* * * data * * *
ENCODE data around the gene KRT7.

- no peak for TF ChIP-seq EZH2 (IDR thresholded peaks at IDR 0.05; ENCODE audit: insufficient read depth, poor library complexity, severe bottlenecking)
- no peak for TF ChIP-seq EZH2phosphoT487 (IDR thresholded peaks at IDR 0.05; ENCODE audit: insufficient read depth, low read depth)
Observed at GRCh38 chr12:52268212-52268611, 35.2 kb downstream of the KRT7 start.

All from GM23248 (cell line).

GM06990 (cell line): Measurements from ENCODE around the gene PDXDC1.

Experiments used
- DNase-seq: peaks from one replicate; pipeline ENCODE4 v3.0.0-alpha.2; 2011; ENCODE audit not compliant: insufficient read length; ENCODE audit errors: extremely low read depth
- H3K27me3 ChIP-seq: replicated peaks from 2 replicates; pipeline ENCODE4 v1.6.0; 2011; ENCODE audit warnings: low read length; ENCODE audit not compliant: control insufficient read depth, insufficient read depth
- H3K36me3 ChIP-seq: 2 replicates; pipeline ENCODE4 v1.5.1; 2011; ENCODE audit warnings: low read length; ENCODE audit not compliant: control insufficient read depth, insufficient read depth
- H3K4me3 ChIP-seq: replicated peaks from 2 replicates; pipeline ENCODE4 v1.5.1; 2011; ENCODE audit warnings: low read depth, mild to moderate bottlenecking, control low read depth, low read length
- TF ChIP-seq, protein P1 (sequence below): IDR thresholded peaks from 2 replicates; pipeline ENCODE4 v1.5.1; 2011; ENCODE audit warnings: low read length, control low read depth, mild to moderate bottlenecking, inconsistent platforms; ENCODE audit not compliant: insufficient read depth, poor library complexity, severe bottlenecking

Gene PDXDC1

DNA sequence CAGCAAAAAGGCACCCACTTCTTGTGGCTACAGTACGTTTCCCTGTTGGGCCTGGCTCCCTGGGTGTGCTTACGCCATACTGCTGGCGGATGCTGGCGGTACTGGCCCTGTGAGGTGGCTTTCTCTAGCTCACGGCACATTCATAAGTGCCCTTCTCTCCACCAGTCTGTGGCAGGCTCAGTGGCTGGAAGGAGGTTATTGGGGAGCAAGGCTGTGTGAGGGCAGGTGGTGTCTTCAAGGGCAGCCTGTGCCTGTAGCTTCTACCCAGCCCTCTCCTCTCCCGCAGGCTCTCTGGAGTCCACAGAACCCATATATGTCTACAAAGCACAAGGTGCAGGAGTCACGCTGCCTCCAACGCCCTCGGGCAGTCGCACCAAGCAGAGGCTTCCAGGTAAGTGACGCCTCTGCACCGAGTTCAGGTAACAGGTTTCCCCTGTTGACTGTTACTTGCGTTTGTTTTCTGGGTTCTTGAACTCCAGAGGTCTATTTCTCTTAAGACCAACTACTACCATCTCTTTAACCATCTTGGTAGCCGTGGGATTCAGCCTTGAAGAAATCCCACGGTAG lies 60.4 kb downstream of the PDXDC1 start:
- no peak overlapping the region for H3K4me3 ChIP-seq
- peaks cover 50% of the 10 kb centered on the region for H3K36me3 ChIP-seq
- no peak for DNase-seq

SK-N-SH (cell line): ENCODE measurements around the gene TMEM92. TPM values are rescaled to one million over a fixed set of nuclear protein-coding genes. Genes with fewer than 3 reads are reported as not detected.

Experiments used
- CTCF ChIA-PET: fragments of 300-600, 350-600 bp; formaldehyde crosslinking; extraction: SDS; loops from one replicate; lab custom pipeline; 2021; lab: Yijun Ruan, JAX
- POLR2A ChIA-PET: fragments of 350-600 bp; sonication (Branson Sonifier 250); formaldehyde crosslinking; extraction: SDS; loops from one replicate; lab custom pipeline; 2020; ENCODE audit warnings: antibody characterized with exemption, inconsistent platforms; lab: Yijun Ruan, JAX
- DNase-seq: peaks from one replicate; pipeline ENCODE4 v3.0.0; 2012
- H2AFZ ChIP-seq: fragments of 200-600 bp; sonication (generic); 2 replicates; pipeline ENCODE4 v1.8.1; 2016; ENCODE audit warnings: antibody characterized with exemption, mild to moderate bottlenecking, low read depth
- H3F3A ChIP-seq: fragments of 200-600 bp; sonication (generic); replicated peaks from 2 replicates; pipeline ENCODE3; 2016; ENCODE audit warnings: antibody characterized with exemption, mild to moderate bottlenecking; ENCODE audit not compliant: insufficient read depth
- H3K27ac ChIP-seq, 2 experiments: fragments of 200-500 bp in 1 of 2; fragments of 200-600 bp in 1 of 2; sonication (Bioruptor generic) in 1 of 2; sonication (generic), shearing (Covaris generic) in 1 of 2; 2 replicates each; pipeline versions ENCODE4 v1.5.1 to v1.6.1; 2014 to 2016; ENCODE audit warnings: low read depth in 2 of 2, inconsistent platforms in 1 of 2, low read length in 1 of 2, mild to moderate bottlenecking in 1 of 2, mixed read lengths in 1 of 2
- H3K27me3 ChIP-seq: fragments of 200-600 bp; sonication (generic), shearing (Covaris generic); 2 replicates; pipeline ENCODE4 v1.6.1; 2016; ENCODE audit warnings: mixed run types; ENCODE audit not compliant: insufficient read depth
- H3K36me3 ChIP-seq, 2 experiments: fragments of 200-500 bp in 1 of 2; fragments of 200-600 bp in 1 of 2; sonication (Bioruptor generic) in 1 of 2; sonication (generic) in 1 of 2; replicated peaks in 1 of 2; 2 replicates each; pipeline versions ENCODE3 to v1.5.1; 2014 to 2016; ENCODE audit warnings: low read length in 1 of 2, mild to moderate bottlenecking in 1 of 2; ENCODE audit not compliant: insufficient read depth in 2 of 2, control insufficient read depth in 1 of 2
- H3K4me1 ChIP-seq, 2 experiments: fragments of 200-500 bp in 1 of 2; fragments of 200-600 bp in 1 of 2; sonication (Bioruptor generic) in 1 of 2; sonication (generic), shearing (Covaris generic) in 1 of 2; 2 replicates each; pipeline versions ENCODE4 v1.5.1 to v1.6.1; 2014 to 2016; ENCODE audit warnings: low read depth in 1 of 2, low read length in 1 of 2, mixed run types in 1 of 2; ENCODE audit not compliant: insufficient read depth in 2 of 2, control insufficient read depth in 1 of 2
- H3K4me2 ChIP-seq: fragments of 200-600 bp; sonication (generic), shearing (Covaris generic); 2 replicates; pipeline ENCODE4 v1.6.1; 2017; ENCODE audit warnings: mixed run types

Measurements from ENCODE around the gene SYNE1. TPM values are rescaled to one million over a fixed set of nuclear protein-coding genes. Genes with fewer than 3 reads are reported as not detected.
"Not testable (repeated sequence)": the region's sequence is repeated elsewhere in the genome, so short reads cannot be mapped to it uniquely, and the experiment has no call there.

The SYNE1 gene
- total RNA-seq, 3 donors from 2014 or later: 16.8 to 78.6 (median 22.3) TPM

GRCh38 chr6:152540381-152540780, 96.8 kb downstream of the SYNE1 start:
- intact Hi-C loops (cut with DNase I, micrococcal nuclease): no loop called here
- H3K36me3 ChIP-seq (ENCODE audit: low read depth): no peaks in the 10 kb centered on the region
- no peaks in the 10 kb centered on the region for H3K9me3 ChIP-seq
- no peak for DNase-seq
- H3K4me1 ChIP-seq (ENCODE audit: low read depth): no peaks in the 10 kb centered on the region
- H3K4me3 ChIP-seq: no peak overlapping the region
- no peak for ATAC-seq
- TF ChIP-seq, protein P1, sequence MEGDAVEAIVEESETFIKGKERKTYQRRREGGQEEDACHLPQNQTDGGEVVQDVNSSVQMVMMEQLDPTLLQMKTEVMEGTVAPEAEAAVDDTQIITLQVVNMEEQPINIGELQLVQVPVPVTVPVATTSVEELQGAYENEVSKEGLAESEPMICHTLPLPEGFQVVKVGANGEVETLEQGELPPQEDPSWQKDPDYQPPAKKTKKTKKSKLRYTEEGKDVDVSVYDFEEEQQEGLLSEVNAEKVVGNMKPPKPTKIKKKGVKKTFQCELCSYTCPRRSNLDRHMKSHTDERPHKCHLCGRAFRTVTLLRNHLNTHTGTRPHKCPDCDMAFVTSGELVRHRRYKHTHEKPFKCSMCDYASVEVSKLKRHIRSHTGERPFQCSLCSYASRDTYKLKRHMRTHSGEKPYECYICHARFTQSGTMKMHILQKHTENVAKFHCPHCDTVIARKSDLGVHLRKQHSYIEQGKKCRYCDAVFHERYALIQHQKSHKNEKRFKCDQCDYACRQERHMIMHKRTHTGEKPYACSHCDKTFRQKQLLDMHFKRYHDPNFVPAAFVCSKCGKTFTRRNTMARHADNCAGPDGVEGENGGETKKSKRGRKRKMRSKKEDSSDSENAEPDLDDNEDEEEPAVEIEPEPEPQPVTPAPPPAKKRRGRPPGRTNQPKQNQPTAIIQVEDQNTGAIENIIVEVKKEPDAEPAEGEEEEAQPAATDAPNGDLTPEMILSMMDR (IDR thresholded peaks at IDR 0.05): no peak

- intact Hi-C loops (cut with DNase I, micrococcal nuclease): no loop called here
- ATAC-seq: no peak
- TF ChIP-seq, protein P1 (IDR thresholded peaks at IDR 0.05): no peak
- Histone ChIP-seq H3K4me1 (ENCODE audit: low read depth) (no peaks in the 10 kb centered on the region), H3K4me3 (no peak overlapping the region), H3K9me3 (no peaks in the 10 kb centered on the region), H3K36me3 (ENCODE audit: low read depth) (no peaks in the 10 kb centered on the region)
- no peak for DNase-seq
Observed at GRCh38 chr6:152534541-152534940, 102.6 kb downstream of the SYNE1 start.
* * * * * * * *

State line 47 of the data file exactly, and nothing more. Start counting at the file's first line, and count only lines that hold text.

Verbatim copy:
- no peak for DNase-seq